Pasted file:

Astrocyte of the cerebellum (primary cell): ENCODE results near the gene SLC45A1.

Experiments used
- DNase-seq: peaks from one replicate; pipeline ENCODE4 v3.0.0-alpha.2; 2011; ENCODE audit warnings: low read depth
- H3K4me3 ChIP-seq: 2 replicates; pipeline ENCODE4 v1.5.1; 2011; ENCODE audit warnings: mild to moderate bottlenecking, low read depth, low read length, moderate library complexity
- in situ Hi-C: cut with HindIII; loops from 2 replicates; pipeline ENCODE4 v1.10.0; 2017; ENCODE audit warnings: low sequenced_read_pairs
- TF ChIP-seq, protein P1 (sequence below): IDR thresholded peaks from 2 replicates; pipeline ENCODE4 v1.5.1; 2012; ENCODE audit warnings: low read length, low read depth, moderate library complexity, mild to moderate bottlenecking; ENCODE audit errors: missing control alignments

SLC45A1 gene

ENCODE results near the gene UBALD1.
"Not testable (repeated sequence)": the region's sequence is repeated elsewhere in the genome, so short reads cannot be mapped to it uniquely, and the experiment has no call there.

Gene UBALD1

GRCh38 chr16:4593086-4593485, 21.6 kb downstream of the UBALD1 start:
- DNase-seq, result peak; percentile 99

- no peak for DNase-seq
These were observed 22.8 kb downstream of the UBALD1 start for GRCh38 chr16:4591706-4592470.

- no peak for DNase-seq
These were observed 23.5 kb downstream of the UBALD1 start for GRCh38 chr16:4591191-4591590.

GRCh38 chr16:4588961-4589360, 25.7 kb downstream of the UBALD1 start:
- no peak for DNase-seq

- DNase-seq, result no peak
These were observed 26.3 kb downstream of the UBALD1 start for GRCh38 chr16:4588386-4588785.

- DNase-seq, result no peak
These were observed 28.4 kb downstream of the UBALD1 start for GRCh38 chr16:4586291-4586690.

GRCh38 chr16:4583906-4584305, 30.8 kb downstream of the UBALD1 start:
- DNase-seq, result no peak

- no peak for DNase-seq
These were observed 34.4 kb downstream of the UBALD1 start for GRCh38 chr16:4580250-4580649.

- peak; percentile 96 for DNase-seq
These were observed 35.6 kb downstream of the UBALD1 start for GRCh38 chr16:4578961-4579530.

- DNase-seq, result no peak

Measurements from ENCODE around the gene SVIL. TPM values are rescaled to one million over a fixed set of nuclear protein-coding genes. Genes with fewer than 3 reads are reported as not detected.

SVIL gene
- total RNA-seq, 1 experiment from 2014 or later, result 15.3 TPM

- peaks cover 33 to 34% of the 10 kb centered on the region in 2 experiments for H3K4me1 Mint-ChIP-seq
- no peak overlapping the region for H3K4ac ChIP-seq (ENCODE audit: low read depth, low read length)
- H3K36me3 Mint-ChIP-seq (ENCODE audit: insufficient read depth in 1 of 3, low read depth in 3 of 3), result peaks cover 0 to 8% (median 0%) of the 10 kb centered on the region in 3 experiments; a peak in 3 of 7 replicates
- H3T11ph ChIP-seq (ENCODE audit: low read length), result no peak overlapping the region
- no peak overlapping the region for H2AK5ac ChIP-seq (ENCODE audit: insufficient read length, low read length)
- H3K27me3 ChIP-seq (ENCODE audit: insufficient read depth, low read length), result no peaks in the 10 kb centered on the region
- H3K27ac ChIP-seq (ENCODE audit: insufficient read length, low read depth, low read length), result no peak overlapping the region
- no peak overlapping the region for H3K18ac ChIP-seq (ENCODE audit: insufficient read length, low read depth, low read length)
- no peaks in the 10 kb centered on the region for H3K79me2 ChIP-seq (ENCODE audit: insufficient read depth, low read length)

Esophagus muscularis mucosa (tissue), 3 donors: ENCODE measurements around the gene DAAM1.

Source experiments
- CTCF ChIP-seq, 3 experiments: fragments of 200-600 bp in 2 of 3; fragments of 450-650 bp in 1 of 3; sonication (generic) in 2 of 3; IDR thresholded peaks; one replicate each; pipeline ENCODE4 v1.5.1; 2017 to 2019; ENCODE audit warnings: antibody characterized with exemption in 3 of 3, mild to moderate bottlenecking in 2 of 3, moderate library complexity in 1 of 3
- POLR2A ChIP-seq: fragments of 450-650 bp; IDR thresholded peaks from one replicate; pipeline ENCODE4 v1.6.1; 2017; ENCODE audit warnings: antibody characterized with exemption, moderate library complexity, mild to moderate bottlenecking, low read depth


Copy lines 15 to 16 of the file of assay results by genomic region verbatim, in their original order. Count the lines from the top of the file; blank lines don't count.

- no peak for DNase-seq
These were observed 23.5 kb downstream of the UBALD1 start for GRCh38 chr16:4591191-4591590.